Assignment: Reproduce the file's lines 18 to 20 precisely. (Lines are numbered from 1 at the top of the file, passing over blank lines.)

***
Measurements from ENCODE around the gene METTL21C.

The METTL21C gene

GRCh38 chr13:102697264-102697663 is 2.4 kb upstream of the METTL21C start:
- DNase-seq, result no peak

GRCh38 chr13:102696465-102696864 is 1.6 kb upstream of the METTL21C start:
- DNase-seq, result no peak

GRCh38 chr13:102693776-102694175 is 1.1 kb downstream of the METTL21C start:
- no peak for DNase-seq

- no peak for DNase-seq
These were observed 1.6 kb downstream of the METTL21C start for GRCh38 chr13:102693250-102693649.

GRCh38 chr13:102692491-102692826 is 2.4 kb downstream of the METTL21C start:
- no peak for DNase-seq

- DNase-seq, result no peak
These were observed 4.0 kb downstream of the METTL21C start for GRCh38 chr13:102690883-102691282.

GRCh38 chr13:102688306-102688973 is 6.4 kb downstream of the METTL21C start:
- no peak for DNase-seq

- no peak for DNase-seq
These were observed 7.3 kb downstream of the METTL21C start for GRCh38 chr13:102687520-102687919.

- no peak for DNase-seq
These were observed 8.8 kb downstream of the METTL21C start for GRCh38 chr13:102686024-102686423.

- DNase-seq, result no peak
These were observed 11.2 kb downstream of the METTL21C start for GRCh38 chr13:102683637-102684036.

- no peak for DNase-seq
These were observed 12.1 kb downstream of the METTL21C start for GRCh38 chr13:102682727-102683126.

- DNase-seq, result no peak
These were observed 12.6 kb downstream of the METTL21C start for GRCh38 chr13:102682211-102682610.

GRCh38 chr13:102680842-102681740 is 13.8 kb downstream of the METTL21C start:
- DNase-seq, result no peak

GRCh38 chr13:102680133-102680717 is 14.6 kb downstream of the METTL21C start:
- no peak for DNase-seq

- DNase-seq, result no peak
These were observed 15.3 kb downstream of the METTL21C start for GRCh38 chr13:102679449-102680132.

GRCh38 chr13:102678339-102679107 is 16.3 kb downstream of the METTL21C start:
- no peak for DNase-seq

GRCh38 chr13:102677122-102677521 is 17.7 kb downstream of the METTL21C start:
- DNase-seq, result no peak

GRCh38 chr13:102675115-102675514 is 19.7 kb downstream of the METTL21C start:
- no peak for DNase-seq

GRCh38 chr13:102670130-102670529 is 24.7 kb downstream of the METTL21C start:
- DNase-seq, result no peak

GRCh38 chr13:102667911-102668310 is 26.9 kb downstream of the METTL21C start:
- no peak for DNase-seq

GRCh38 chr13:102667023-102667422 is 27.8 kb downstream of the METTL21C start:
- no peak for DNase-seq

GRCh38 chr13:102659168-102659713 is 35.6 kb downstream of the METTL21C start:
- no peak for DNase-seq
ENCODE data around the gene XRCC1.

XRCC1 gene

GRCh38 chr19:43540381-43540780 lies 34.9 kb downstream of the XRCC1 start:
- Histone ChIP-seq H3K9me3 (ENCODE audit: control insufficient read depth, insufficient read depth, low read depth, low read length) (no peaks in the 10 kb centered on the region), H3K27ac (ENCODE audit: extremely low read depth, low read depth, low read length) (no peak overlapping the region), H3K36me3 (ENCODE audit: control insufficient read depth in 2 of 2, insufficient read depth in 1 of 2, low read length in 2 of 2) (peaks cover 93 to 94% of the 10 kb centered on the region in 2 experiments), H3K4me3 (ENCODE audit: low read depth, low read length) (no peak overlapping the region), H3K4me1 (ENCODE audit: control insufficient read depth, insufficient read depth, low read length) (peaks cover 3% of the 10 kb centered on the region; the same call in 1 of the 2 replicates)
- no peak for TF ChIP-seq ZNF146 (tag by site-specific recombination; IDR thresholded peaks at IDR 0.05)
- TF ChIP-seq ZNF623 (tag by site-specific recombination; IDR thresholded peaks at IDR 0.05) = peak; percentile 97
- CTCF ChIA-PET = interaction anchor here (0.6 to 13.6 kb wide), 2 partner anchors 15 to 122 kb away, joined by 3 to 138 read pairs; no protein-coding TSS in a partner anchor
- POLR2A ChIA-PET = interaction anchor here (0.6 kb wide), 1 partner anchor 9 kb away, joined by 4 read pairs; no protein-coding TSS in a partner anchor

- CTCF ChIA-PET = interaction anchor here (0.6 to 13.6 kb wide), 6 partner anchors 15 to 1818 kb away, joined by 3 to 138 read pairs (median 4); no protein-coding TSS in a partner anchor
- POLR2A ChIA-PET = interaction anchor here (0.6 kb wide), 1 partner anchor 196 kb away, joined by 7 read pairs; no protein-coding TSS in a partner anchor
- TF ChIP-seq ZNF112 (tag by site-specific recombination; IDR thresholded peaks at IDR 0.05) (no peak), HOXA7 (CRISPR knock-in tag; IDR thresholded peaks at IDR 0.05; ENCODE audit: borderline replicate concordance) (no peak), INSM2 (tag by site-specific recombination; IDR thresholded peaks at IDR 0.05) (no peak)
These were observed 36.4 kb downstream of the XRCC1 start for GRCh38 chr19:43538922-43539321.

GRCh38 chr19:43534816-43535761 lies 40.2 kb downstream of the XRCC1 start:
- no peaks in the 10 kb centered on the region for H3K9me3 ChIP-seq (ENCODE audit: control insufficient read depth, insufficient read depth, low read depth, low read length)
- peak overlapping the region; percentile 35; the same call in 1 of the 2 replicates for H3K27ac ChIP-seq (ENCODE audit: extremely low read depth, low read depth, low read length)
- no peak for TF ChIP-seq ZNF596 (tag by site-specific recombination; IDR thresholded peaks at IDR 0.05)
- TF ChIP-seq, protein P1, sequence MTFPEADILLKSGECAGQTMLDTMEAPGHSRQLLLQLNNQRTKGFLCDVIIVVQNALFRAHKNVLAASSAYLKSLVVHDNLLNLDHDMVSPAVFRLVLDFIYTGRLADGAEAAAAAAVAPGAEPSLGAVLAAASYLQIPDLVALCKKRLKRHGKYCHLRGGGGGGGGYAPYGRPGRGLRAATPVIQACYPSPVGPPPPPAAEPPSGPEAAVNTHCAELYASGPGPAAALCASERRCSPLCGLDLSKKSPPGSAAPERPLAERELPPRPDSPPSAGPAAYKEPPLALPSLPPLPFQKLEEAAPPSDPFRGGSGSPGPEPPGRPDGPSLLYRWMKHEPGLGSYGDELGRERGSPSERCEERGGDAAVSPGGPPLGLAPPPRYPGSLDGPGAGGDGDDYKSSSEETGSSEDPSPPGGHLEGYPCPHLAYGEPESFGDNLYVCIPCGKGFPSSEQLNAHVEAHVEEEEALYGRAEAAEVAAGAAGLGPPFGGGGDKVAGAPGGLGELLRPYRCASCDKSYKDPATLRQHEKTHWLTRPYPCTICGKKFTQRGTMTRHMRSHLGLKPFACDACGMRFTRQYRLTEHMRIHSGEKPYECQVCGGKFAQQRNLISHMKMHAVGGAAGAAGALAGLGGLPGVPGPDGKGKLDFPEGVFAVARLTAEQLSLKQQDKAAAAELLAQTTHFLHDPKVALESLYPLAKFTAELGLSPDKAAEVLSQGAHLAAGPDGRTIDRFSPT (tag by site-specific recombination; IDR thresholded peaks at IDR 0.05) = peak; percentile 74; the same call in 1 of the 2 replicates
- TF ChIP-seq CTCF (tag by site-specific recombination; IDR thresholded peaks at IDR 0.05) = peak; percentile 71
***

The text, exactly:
These were observed 7.3 kb downstream of the METTL21C start for GRCh38 chr13:102687520-102687919.

- no peak for DNase-seq
These were observed 8.8 kb downstream of the METTL21C start for GRCh38 chr13:102686024-102686423.